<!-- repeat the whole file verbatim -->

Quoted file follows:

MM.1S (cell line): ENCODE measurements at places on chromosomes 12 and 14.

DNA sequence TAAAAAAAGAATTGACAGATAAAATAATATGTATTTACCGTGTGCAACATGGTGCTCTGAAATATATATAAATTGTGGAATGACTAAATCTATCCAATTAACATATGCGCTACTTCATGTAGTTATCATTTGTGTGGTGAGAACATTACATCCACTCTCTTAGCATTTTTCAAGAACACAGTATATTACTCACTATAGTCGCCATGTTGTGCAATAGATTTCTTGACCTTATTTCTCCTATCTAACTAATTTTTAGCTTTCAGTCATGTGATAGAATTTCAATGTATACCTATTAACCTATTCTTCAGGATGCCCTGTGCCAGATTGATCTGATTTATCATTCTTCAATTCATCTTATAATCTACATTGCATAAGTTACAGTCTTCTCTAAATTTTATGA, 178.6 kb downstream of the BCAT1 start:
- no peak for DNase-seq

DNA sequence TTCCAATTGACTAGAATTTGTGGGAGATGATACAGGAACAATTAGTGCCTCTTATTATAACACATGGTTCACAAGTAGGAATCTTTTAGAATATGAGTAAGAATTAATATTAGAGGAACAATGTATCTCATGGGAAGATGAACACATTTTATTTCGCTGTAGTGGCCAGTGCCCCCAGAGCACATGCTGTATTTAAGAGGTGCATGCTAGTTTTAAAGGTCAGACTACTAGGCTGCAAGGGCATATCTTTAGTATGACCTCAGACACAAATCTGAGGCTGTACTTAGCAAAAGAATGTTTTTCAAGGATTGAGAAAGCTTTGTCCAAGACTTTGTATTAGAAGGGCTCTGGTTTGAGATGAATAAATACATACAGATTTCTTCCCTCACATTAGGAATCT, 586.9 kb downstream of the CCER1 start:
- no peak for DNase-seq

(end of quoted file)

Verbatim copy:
MM.1S (cell line): ENCODE measurements at places on chromosomes 12 and 14.

DNA sequence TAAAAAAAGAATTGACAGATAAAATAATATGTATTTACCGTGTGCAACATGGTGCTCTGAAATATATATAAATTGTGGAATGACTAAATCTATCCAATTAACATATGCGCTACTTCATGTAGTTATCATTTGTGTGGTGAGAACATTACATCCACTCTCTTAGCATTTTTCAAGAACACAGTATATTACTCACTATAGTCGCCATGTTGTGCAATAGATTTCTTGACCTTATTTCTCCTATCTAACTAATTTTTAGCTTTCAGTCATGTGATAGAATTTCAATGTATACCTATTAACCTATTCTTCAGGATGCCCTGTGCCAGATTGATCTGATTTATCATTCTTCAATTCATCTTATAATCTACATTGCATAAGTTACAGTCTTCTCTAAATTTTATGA, 178.6 kb downstream of the BCAT1 start:
- no peak for DNase-seq

DNA sequence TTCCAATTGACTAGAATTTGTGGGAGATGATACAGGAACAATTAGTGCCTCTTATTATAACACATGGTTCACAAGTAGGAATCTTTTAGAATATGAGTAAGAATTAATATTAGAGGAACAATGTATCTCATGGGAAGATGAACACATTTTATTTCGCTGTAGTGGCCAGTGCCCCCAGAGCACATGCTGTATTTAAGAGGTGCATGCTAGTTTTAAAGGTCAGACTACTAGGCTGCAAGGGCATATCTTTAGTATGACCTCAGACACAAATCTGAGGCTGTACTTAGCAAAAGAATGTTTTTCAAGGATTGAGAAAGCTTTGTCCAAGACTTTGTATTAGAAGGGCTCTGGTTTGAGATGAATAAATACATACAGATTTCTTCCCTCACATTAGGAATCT, 586.9 kb downstream of the CCER1 start:
- no peak for DNase-seq